|Reference : The Spatial Morphology of Equatorial Electron Beams Near Io|
|Scientific congresses and symposiums : Unpublished conference/Abstract|
|Physical, chemical, mathematical & earth Sciences : Space science, astronomy & astrophysics|
|The Spatial Morphology of Equatorial Electron Beams Near Io|
|Jacobsen, S. [> > > >]|
|Saur, J. S. [> > > >]|
|Neubauer, F. M. [> > > >]|
|Bonfond, Bertrand [Université de Liège - ULg > Département d'astrophys., géophysique et océanographie (AGO) > Labo de physique atmosphérique et planétaire (LPAP)]|
|Gérard, Jean-Claude [Université de Liège - ULg > Département d'astrophys., géophysique et océanographie (AGO) > Labo de physique atmosphérique et planétaire (LPAP)]|
|Grodent, Denis [ > > ]|
|American Geophysical Union Fall Meeting 2009|
|14-18 December, 2009|
|[en]  MAGNETOSPHERIC PHYSICS / Auroral phenomena ;  MAGNETOSPHERIC PHYSICS / Field-aligned currents and current systems ;  MAGNETOSPHERIC PHYSICS / Magnetosphere/ionosphere interactions ;  PLANETARY SCIENCES: FLUID PLANETS / Magnetospheres|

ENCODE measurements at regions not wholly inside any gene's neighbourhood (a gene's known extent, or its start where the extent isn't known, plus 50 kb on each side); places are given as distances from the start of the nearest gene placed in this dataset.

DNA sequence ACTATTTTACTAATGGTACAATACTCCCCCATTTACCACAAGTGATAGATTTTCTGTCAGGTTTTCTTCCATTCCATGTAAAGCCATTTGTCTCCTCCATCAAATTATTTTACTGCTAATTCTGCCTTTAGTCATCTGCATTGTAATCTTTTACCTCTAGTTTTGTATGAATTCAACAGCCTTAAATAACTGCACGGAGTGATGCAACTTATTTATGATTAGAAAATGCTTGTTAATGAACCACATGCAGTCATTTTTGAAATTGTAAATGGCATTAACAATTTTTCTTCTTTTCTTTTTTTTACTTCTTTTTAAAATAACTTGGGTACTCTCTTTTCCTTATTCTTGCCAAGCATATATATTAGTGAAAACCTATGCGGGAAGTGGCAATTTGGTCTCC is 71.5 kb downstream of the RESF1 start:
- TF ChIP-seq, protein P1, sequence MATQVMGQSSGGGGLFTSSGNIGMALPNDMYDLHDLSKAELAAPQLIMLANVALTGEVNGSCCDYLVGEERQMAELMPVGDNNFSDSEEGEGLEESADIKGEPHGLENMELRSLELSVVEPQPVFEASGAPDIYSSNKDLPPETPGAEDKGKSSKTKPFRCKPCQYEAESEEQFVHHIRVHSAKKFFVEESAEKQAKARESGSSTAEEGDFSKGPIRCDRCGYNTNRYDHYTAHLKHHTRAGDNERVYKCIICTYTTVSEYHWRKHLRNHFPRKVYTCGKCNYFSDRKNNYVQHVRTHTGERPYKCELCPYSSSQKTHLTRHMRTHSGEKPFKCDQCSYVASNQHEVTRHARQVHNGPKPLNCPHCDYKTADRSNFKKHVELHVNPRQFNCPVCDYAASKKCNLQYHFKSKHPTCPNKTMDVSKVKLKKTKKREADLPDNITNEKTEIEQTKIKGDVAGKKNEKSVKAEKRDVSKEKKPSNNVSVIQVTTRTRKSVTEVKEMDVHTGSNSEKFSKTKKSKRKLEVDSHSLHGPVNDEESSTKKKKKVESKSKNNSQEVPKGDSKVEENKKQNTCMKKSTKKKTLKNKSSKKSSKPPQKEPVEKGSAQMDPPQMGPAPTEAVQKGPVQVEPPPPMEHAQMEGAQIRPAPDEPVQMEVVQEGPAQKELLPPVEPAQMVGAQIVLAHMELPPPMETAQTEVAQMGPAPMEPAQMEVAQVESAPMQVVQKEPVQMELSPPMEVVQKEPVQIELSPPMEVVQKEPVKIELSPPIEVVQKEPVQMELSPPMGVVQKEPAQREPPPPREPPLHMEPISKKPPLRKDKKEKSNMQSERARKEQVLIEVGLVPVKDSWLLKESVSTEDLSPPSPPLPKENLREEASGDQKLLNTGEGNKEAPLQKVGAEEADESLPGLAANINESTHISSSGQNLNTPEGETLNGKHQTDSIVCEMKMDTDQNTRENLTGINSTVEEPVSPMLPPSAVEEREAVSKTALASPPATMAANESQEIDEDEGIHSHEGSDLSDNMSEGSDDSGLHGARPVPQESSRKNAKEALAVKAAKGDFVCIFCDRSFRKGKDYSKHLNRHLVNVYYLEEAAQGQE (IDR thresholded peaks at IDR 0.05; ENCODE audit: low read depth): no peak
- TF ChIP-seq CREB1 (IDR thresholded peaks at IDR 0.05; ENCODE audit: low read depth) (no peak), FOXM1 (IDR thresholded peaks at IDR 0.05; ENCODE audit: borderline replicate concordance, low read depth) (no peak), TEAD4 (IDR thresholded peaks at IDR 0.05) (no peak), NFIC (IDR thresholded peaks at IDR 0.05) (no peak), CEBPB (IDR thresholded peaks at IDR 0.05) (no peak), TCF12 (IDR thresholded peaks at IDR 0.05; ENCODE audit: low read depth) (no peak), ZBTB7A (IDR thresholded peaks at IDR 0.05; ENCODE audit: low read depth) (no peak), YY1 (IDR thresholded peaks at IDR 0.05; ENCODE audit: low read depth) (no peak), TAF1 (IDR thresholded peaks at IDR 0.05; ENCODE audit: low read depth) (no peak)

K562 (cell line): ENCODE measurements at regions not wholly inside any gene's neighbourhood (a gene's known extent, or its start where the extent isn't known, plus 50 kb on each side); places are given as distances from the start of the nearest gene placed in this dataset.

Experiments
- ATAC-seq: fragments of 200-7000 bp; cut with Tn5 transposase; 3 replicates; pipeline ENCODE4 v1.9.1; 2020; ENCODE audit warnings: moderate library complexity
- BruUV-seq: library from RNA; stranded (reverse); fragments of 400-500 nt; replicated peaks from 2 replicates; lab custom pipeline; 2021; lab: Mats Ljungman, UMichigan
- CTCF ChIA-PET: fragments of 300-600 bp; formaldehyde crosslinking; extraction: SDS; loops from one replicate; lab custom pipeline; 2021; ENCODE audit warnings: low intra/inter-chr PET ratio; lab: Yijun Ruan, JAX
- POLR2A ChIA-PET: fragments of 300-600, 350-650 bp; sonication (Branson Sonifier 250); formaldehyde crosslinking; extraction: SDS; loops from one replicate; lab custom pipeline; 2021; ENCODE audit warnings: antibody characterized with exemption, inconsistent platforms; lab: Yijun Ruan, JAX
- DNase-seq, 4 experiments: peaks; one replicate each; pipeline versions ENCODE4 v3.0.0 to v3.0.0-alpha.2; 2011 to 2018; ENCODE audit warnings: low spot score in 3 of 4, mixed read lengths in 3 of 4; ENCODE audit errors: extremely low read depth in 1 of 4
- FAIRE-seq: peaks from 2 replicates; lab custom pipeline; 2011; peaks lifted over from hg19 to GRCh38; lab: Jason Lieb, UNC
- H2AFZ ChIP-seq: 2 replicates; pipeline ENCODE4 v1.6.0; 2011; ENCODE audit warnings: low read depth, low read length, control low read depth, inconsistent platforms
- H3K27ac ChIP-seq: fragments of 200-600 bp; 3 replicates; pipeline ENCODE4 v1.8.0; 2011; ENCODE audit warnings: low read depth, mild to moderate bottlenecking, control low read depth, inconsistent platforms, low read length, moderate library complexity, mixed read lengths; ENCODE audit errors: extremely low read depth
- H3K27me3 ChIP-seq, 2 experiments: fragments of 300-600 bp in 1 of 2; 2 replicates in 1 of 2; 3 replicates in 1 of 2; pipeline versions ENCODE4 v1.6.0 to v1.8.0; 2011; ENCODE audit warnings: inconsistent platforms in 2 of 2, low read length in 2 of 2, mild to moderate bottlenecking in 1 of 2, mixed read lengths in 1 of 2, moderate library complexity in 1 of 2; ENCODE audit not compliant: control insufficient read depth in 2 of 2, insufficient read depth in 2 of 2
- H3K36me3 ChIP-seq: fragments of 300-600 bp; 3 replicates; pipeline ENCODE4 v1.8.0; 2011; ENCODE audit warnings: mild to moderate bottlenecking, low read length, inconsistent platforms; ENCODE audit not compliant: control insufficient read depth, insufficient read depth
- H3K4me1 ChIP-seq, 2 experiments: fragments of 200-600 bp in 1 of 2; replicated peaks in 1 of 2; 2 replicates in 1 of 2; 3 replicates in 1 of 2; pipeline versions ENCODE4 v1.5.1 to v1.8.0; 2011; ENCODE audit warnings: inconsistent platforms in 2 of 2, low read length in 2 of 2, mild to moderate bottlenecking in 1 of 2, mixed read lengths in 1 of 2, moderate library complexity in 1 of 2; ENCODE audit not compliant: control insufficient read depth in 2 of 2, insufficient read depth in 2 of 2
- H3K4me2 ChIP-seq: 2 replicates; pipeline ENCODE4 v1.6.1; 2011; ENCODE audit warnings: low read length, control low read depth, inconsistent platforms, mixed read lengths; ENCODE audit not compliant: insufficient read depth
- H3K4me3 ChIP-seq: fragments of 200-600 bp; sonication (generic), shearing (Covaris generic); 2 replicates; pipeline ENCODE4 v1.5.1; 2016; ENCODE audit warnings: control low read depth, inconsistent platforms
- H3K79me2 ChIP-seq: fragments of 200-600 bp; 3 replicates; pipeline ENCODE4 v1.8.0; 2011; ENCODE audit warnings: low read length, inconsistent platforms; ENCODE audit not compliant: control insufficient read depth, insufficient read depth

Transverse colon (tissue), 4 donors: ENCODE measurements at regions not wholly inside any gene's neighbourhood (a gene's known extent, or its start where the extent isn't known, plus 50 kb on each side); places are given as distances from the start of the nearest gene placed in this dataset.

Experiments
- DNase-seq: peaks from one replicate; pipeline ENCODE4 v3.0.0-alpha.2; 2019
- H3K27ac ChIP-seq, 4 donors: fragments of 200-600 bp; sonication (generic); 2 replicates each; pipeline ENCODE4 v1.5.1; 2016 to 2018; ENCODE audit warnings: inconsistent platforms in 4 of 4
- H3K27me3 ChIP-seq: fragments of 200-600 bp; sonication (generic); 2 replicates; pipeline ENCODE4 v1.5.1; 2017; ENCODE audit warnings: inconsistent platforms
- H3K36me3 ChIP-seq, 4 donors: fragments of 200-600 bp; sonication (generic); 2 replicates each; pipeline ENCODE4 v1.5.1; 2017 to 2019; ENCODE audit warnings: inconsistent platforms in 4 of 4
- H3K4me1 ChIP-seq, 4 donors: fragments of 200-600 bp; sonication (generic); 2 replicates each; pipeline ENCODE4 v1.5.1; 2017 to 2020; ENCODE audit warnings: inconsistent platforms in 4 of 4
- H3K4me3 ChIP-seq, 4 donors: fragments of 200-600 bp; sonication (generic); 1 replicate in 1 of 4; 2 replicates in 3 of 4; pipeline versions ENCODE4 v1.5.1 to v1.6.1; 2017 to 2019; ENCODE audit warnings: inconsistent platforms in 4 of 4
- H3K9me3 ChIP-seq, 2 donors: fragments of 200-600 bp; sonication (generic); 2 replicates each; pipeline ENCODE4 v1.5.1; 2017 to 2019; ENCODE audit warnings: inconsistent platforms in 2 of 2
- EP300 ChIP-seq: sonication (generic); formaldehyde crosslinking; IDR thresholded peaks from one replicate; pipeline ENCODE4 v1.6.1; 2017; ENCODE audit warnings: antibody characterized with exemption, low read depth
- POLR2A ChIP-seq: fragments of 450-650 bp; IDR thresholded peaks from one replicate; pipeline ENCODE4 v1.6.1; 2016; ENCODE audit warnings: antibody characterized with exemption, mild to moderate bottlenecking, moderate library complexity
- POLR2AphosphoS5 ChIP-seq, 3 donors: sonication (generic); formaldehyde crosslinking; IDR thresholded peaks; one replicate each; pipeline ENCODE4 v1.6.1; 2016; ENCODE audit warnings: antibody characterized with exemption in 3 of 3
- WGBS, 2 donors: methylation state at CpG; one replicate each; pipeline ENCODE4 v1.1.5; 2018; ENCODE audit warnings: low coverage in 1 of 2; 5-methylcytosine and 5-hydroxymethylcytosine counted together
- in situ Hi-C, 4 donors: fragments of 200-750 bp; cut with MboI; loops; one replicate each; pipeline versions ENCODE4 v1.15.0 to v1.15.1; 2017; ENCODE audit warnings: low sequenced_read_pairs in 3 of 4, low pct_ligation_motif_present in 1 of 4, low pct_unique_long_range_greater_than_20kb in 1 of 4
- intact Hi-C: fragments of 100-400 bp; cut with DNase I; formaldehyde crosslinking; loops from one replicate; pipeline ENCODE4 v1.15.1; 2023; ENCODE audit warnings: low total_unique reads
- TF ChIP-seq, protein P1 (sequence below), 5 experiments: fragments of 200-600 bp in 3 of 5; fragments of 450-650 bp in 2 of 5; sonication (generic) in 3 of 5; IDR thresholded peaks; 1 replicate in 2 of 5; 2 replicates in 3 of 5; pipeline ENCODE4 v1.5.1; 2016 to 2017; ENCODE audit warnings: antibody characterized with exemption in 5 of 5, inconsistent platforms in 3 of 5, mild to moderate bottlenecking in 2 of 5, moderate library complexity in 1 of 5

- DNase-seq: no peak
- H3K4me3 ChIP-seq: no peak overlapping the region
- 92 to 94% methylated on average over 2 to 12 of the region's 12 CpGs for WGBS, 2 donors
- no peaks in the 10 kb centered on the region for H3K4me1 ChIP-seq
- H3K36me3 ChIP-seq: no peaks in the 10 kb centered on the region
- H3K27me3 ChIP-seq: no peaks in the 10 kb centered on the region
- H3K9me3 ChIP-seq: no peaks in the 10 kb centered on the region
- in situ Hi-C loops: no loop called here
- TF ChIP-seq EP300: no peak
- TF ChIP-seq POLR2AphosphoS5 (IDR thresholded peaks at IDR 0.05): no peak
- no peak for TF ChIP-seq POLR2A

|[en] The Galileo spacecraft observed energetic field-aligned electron beams very close to Io during several flybys. We apply a three-dimensional magnetohydrodynamic (MHD) model of the far-field Io-Jupiter interaction to simulate for the first time the location and spatial shape of field-aligned electron beams. Io continuously generates MHD waves by disturbing the Jovian magnetoplasma. Currents carried by Alfvén waves propagate predominantly along the magnetic field lines. As the number of charge carriers decreases along the travelpath, electrons are accelerated towards Jupiter. These energetic electrons precipitate into the Jovian ionosphere, visible as prominent Io footprint (IFP) emission. Electrons are also accelerated towards Io and form the equatorial beams observed by the Galileo spacecraft. Unlike the beam formation, the position and spatial structure of these beams has not been addressed in detail before. We use a 3D MHD model with initial conditions corresponding to the individual Galileo flyby and determine the spatial morphology of the beams in Io's orbital plane. Our results are in good agreement with the Galileo observations. We find that the ratio of the one-way traveltime of the Alfvén wave from Io to Jupiter and the convection time of the plasma past the obstacle controls the location of the beams. This leads to the conclusion that at other satellites with other plasma environments, e.g. Ganymede, Callisto, Europa and Enceladus, the electron beams might not be close to the satellite, but can be shifted significantly downstream along its plasma wake. Thus, the future search for field-aligned electron populations near a satellite should be further extended to the wake region.|
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